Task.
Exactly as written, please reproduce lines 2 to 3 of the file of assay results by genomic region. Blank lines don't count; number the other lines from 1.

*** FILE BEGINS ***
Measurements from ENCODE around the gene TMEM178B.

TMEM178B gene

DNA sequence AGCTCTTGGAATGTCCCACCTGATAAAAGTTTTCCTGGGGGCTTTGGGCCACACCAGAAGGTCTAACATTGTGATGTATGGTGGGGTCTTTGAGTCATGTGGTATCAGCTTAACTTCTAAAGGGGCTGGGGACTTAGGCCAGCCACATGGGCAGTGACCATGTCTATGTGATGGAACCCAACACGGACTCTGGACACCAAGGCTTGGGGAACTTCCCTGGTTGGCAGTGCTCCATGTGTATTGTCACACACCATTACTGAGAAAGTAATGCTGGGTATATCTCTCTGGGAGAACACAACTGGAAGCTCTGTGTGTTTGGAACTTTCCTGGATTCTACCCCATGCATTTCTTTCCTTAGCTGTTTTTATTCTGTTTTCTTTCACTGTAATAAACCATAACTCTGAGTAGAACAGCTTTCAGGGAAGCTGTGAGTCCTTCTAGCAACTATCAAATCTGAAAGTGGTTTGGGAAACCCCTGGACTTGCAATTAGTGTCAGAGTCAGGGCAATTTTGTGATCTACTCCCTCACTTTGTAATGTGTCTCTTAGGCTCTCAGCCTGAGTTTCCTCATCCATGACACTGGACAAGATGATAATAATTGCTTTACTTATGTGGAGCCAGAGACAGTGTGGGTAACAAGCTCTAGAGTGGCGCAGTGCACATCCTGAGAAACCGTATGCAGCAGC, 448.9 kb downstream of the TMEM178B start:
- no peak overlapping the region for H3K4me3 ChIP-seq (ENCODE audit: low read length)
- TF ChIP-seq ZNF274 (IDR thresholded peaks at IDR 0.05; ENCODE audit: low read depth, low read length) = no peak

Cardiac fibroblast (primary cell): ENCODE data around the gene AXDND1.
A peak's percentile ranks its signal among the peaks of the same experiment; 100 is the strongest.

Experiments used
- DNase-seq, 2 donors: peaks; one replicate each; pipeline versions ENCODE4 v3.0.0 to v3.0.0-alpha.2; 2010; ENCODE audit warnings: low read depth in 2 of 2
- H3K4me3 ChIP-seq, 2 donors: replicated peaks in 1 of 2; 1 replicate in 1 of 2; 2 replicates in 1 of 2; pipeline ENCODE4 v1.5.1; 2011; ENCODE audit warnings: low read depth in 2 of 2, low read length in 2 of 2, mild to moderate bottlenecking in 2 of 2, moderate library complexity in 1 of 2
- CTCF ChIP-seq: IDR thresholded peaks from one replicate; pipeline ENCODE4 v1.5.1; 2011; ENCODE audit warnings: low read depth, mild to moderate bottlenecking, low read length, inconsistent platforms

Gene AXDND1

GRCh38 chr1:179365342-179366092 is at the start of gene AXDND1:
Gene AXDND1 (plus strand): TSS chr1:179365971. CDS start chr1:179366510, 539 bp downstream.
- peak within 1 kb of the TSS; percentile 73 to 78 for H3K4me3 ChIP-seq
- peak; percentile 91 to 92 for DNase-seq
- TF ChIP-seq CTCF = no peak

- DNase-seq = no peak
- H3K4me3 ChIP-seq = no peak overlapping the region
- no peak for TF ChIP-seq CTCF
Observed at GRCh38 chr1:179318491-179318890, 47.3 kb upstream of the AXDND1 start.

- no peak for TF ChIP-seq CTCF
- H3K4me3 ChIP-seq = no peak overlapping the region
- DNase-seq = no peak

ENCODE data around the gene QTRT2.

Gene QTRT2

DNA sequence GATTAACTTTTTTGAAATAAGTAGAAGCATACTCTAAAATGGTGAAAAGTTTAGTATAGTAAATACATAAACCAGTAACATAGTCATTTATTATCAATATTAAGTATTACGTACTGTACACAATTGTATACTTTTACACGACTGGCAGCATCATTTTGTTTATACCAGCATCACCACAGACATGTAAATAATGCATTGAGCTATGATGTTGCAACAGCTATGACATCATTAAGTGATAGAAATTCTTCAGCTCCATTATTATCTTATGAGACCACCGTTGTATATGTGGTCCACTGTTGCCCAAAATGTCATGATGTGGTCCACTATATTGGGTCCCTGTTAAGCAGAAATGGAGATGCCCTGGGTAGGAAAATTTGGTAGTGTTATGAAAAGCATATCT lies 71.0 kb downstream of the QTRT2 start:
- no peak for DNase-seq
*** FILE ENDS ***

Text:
TMEM178B gene

DNA sequence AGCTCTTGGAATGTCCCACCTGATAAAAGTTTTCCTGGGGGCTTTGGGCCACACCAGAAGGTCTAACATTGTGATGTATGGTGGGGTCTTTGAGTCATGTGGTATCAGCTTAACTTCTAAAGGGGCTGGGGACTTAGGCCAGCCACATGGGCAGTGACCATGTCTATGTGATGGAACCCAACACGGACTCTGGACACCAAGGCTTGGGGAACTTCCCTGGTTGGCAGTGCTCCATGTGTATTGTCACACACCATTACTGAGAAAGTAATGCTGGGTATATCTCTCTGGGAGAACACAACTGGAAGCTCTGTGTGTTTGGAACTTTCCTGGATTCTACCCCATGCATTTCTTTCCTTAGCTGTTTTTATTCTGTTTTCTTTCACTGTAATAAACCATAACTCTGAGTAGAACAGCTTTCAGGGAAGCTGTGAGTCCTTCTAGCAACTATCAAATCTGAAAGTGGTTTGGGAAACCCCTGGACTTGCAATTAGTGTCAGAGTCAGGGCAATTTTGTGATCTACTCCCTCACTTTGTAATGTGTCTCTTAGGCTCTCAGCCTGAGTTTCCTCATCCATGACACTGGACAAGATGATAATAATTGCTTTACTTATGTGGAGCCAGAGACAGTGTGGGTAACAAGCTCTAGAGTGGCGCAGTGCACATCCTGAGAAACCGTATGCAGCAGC, 448.9 kb downstream of the TMEM178B start: